Central banks in advanced and emerging economies have also been the victims of cyber-attacks. In advanced economies, attacks were either data breaches (U.S., Italy) or business disruptions (Norway, Sweden), while in emerging economies, most attacks were related to fraud, resulting in losses of USD 117 million.
Among cyber-attacks, fraud and data breaches are more prevalent, yet business disruption is also significant. In the ORX News dataset, fraud accounts for 43 percent of events, data breaches 34 percent and disruption 23 percent. While business disruptions are known immediately, the other types of cyber-attacks can take place for months or years before being noticed and reported, which could lead to a downward bias in the dataset.
Business disruption is associated with DDoS attacks, which typically impact the website of the target— when a very large number of requests are sent to the targeted servers, overloading the system and making it unable to operate. Data breaches are linked with credit card information, and fraud is associated with money transfers, and a loss amount — since around 80 percent of the events with loss data are cyber-related fraud.
Financial institutions are particularly exposed due to their reliance on critical infrastructures and their dependence on highly interconnected networks. A business disruption of a financial market infrastructure or a set of large financial institutions could have a significant impact due to risk concentration and the lack of substitutes in the case of Financial Market Infrastructures (FMIs). The disruption of material infrastructures such as power grids and IT infrastructures (Cloud providers or operating systems) could also have a large macroeconomic impact. Recent studies estimate that a disruption of part of the U.S power grid could lead to up to USD 1 trillion in losses and a disruption of IT infrastructures up to USD 53 billion. Lloyd’s 2018 report estimates that a disruption of the top cloud provider in the U.S. for 3 to 6 days could lead to losses of around USD 24 billion, with most losses occurring in the manufacturing and trade sectors, while losses for the financial sector would be limited to USD 450 million.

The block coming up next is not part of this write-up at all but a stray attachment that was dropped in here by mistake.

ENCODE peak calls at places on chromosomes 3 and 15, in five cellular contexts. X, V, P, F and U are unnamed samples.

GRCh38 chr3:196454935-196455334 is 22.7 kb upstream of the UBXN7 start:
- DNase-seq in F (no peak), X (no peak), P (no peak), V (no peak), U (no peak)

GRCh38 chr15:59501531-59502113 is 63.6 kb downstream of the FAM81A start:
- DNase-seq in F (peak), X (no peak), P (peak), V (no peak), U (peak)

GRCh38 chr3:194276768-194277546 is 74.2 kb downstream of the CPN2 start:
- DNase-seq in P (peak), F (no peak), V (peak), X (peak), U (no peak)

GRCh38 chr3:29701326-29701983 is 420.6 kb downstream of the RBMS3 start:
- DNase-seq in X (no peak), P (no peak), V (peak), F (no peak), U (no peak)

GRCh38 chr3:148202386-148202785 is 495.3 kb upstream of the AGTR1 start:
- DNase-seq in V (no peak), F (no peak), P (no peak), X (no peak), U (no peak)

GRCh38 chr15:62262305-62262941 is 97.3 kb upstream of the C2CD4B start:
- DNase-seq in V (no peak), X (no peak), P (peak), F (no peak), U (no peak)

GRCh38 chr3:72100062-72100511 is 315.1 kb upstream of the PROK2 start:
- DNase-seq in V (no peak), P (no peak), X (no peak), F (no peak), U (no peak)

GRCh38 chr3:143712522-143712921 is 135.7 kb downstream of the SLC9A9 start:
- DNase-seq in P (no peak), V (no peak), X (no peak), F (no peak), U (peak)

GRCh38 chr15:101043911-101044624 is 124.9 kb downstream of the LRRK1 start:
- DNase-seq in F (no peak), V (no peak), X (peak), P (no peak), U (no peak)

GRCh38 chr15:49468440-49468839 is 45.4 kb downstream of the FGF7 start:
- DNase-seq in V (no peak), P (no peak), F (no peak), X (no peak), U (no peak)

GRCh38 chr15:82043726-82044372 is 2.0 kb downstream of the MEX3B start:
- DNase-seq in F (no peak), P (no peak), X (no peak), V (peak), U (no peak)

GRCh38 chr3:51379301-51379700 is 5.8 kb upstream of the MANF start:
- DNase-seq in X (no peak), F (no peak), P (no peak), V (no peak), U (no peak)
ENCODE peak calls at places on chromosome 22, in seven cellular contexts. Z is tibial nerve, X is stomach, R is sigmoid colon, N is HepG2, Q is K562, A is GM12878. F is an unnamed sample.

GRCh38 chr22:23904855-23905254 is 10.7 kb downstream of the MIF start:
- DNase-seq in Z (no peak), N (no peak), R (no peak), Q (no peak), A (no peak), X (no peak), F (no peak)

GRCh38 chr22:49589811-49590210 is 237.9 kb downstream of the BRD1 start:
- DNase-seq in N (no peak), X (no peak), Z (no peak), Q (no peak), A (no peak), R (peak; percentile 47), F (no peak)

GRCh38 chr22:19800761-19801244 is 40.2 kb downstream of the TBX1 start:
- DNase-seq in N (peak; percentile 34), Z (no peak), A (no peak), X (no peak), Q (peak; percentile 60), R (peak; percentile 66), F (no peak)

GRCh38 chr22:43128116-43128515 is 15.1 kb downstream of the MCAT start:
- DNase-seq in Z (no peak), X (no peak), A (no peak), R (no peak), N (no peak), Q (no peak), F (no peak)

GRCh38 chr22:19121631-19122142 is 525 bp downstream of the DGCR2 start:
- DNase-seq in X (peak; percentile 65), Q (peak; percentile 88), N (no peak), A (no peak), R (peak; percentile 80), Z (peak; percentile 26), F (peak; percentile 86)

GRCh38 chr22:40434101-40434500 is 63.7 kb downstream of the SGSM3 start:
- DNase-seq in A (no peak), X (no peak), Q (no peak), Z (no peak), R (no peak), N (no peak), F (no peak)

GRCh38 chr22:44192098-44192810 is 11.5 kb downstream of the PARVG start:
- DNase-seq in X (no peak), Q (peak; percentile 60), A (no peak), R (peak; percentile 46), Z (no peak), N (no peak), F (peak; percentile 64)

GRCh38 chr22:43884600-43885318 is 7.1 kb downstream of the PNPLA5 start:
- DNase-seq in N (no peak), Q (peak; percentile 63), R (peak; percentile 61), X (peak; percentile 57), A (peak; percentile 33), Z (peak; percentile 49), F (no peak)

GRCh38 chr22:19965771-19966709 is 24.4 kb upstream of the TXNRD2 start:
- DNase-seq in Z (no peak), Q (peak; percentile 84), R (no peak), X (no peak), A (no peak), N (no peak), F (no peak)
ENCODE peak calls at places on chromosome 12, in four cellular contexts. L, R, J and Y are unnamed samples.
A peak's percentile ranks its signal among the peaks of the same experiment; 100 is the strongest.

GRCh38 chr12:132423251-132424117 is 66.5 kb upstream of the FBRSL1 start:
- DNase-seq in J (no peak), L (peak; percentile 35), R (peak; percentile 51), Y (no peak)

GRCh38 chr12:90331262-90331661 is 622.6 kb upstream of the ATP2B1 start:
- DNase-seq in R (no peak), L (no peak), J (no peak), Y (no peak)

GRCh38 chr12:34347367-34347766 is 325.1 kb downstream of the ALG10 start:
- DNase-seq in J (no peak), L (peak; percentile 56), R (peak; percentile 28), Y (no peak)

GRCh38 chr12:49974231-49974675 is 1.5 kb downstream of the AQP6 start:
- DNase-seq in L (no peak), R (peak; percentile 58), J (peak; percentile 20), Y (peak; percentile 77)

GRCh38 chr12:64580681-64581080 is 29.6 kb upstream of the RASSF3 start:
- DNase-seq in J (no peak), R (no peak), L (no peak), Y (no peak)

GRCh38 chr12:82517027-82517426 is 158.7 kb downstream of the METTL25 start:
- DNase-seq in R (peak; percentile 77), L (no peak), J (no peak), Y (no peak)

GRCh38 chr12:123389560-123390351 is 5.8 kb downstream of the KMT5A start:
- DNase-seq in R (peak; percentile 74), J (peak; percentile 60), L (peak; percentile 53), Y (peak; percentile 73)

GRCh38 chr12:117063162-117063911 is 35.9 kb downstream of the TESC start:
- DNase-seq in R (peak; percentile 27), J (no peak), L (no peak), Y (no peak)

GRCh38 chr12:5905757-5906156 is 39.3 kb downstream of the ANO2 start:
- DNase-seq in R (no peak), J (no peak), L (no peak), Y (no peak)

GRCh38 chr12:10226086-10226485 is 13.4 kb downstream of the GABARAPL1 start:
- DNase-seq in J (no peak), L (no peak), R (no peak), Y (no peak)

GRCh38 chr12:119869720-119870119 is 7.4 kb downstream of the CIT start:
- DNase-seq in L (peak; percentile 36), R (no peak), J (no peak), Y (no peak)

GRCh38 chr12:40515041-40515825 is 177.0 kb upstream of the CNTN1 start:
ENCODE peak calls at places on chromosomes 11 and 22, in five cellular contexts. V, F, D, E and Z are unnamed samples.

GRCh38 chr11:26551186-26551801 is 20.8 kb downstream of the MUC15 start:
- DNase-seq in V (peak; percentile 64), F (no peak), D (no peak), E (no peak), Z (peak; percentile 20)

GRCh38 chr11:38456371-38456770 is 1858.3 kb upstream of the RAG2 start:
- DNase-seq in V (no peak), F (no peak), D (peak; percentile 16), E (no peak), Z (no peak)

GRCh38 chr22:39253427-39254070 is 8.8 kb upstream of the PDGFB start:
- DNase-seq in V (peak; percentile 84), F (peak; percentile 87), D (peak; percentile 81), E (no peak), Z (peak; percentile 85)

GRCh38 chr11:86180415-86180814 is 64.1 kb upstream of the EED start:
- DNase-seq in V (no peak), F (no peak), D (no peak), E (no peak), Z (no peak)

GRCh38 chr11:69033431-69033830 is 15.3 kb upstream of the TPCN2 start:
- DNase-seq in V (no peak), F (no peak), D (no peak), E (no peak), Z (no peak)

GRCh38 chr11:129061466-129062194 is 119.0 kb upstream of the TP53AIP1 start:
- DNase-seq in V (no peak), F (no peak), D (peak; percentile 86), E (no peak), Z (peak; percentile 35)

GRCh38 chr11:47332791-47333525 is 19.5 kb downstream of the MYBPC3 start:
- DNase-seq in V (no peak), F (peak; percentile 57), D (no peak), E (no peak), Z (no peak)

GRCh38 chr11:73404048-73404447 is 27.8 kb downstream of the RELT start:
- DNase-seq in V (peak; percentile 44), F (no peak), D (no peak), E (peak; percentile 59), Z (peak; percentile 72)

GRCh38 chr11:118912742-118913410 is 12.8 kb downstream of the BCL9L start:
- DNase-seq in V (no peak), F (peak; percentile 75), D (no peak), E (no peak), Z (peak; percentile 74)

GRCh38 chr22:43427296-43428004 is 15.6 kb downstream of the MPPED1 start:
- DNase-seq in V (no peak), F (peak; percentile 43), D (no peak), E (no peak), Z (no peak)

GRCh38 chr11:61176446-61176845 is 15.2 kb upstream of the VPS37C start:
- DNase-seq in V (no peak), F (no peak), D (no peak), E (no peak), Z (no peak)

Cyber-attacks can also be used to undermine customers’ confidence in an institution, and can target multiple financial institutions to disrupt the financial sector. Several countries have been exposed to coordinated cyber-attacks on the banking sector using DDoS. Cyber criminals are increasingly indulging in frauds using SWIFT and other methods, such as committed on Union Bank of India in July 2016 with initial loss of USD 171 million, and City Union Bank (India) in January 2018 with initial loss of USD 2 million.
The increased level of sophistication of cyber criminals, along with the decline in the cost of launching cyber-attacks, makes institutions with legacy systems all the more vulnerable.